By Lois Rogers, Correspondent
Hopes were high that 200 to 400 faithful from Keyport’s St. Joseph and Jesus the Lord Parishes would turn out to mark their upcoming merger with a multicultural Mass and potluck picnic Sept. 10.
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But the result exceeded all expectations as a standing-room-only crowd – estimated at 500 – filled St. Joseph Church for Mass. There, they shared a bilingual liturgy in recognition of the community of cultures that will formally unite by July 1, 2018, as part of Faith in Our Future. The potluck picnic that followed embodied the multicultural theme with an international buffet.
In a homily preached both in Spanish and English, Father Rene Pulgarin, pastor of St. Joseph Parish, who will lead the united parish, urged everyone to look to the day’s Second Reading from Romans that the “only thing you should owe anyone is love for one another, for to love the other person is to fulfill the law. … Love can cause no harm to your neighbor, and so, love is the fulfillment of the Law.”
Love, he said, will make the journey easier, not only as “we walk together and become one” but also serve as one of 18 Centers for Hispanic ministry throughout the Diocese. The parish is one of 22 centers chosen as part of the Faith in Our Future initiative to help meet the needs of increasingly diverse populations, including two for the Portuguese and two for the Haitian communities.
Father Pulgarin said the day’s event and Mass – which was concelebrated by Father Kenneth Ekdahl, pastor of Jesus the Lord Parish, and Father Daniel Price, parochial vicar of St. Joseph Parish – is just the beginning of a process of walking together to meet Christ. He asked everyone to “welcome the opportunity with an open heart,” focusing on the love of Christ that unites.
“Remember, owe nothing to anyone except love. Love one another,” Father Pulgarin urged, asking the members of both parishes to come to know each other not as neighbors in faith but “brothers and sisters.”
Calling the day the “beginning of the growing Catholic family in this area,” he asked everyone to consider how it reflected the richness of the Church, which is not found in “the beauty of temples or possessions by it,” but in the sharing “of our culture, our faith and in the worship of one family composed of many pieces.”
That sentiment spilled over onto the wide campus and parking lot, where scores of volunteers worked throughout the morning to set up a picnic area ringed with games and activities for children.
Cathy Strauss, pastoral assistant minister, who was in charge of organizing the celebration, said she was delighted how both the volunteers and general attendance reflected all generations of membership at both parishes.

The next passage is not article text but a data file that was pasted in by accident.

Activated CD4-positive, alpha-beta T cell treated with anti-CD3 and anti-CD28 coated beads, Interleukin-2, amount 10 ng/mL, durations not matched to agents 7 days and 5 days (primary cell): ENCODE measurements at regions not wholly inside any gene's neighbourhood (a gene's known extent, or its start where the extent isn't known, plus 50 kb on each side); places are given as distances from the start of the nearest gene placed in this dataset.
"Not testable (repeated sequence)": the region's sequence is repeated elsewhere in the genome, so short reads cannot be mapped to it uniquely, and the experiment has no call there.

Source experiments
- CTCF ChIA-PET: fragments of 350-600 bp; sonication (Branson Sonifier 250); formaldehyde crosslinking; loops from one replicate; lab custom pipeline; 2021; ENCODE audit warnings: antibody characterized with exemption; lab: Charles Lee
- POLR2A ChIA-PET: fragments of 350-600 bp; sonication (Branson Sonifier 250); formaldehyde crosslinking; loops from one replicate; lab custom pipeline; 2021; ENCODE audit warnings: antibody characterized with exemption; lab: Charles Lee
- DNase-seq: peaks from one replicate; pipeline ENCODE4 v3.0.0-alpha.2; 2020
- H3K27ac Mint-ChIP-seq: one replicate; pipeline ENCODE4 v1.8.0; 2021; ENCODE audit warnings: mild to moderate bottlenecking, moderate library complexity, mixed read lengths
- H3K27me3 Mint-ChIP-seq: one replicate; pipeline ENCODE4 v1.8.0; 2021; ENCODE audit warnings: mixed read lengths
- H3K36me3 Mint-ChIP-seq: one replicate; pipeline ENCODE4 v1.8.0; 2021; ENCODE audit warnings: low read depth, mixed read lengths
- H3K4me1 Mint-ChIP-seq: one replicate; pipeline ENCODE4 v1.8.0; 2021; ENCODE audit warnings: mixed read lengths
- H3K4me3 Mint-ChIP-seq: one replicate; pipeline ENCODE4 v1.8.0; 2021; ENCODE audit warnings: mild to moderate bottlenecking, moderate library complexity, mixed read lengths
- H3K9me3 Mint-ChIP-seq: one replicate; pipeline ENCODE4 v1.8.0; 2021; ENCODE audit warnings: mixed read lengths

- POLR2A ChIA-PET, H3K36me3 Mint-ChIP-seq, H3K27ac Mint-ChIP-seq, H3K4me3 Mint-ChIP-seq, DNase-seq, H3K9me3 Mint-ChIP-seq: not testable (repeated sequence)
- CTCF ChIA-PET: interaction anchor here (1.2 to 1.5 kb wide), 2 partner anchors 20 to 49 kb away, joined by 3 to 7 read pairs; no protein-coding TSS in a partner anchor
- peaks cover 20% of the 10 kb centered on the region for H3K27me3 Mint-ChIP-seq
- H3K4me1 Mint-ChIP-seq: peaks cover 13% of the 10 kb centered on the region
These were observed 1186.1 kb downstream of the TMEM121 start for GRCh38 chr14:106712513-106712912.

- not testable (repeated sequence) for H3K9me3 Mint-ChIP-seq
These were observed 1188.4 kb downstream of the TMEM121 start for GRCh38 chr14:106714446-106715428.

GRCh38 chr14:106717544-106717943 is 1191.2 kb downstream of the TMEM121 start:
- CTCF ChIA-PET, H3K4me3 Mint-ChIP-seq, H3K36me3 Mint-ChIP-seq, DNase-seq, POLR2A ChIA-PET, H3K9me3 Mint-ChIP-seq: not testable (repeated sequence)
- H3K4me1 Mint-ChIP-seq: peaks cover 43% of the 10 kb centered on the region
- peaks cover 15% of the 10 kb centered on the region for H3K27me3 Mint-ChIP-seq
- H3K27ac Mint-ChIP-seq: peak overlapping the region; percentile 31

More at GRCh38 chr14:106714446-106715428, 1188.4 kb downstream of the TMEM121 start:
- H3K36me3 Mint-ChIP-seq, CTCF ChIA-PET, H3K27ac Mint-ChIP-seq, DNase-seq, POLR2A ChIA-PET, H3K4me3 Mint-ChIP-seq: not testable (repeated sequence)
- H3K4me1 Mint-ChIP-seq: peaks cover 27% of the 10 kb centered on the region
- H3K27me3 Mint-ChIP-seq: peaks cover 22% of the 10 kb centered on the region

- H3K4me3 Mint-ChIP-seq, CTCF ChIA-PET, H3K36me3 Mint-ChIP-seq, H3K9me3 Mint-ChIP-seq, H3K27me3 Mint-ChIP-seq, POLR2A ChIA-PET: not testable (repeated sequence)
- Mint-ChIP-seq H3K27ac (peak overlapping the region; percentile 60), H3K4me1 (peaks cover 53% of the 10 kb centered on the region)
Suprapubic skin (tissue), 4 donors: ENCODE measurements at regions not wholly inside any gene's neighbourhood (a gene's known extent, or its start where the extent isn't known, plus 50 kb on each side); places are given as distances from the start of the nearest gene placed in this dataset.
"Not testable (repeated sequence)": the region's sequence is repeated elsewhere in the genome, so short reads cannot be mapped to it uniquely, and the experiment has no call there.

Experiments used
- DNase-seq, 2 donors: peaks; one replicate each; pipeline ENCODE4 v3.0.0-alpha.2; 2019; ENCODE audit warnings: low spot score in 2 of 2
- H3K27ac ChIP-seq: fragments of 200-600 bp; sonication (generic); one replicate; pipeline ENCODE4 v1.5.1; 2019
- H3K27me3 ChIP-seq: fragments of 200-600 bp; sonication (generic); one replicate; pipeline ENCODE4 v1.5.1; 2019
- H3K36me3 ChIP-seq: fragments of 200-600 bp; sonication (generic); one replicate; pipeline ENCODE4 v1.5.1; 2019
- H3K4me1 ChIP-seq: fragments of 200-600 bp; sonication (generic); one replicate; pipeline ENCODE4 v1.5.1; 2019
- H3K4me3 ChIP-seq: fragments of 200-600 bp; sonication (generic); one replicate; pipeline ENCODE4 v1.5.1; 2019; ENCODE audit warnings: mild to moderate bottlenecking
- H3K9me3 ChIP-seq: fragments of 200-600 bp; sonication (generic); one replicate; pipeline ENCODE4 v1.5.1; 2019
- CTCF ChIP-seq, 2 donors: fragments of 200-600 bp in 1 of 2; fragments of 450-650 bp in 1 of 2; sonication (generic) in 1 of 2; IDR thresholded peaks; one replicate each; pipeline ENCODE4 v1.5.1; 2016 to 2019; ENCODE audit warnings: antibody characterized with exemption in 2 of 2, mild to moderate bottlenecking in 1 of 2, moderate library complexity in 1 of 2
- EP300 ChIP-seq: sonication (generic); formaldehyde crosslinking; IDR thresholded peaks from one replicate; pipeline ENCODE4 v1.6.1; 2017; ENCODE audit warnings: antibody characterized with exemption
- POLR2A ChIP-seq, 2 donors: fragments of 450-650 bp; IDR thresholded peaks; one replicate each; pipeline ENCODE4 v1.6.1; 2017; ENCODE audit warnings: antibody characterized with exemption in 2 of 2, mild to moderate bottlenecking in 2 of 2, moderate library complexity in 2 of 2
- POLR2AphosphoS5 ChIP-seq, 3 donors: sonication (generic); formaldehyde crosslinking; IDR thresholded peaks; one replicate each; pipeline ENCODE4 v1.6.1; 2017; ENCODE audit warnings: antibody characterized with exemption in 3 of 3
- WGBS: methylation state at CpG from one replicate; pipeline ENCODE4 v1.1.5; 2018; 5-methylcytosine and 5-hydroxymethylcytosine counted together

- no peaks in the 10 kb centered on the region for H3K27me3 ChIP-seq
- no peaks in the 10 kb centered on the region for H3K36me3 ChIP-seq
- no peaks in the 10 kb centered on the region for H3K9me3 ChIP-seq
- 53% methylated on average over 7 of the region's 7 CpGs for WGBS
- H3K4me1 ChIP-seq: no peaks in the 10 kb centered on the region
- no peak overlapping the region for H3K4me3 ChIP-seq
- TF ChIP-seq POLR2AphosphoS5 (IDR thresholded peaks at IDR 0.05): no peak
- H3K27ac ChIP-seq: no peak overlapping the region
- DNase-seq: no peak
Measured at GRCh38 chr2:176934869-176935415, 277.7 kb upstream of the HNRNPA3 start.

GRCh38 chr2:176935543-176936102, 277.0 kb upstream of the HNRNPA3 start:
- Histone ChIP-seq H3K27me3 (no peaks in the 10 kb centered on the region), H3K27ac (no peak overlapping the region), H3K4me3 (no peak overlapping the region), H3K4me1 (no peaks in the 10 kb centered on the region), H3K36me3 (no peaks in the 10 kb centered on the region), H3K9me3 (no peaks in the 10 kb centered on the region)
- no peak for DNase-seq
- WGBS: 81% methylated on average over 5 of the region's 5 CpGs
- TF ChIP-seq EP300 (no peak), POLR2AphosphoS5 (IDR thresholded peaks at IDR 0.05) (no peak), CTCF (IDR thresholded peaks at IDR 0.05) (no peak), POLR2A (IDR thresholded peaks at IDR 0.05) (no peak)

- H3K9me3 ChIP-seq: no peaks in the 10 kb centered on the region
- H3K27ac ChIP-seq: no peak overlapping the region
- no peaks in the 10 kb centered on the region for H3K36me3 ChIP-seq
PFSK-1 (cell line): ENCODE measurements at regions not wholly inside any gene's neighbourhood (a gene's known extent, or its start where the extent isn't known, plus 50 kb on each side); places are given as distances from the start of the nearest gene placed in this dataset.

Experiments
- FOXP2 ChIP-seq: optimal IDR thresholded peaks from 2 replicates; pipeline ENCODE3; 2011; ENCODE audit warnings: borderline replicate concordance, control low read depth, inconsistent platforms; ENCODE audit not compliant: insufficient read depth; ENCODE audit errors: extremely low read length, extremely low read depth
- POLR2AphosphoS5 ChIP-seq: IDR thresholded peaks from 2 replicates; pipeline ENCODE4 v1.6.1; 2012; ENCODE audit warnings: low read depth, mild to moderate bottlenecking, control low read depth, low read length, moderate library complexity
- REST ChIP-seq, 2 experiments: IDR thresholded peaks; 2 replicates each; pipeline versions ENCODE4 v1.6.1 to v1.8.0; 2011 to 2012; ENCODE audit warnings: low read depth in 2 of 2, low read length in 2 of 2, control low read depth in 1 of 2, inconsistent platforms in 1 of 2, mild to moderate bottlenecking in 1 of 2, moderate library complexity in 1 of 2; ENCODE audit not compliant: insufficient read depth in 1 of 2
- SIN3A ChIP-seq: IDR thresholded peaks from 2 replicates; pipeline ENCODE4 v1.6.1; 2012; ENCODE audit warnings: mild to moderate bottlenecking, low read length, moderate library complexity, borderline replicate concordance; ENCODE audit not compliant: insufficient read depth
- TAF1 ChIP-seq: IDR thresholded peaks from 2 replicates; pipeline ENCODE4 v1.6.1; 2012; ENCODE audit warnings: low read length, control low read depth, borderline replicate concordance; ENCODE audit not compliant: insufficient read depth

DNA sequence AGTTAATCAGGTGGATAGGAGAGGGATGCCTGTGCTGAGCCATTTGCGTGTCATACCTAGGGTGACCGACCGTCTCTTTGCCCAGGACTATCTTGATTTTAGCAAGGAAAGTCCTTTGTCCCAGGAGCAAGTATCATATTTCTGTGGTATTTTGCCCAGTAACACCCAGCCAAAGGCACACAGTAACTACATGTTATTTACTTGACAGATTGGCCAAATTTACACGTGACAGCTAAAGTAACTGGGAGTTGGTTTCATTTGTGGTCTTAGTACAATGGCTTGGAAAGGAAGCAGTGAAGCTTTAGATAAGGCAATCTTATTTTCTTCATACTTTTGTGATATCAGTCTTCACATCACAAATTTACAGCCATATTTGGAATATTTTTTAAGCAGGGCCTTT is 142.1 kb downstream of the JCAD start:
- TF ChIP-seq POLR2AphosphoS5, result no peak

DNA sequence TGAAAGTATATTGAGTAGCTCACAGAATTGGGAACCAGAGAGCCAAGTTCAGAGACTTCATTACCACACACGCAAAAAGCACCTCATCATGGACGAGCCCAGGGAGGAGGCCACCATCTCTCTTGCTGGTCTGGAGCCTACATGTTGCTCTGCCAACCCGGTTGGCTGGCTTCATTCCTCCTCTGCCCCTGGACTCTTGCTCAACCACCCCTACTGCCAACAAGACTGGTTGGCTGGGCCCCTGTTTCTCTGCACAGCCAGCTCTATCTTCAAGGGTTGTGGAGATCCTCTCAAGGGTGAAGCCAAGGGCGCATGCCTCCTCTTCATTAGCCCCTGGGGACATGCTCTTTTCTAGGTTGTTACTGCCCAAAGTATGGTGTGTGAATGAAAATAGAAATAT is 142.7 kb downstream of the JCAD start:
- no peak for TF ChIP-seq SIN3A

“What I loved about it was that it wasn’t long before both communities were getting together, dancing to the music, enjoying the food,” she said. “It was wonderful to see the smiles on the parishioners’ faces, and to see Father Rene grinning from ear to ear.”
Maximino Hernandez and his friend Maria Soler, who worship in Jesus the Lord Parish, said they felt the congregation’s warmth from the moment they entered the church.
“You can pray to Jesus at any church,” Hernandez said, “but I felt [together], we are a temple of good.”
“When we came in, people greeted us and were very nice. We feel welcome,” said Soler, who called the day a good experience and said she was especially moved by the music. “I wondered what it would be like coming to a new church. I enjoyed it very much.”
Joe Stragella, an Extraordinary Minister of Holy Communion in St. Joseph Parish, waited patiently in line to sample some Latin specialties. Stragella, who makes a point of greeting people in the languages that flourish in the Bayshore – including Spanish and Hindi – called the event “a day of unity, of people together. A day that makes people smile.”
Alissa Scarola and Shelly Iannello of St. Joseph Parish said they were especially impressed by the large turnout and appreciated the bilingual Mass.
“I’ve been to a lot of churches,” Iannello shared, “and this is very receptive. It’s wonderful to have people celebrating together.”
Father Pulgarin called the gathering a positive experience. “I do believe that the goal we set for the communities to open windows to each other was successful and [that the Mass and picnic] will take place again next year.”
“When you see people sharing and talking together and even helping to clean up the place together at the end of the day, you saw in it a wonderful embracing of change,” he added.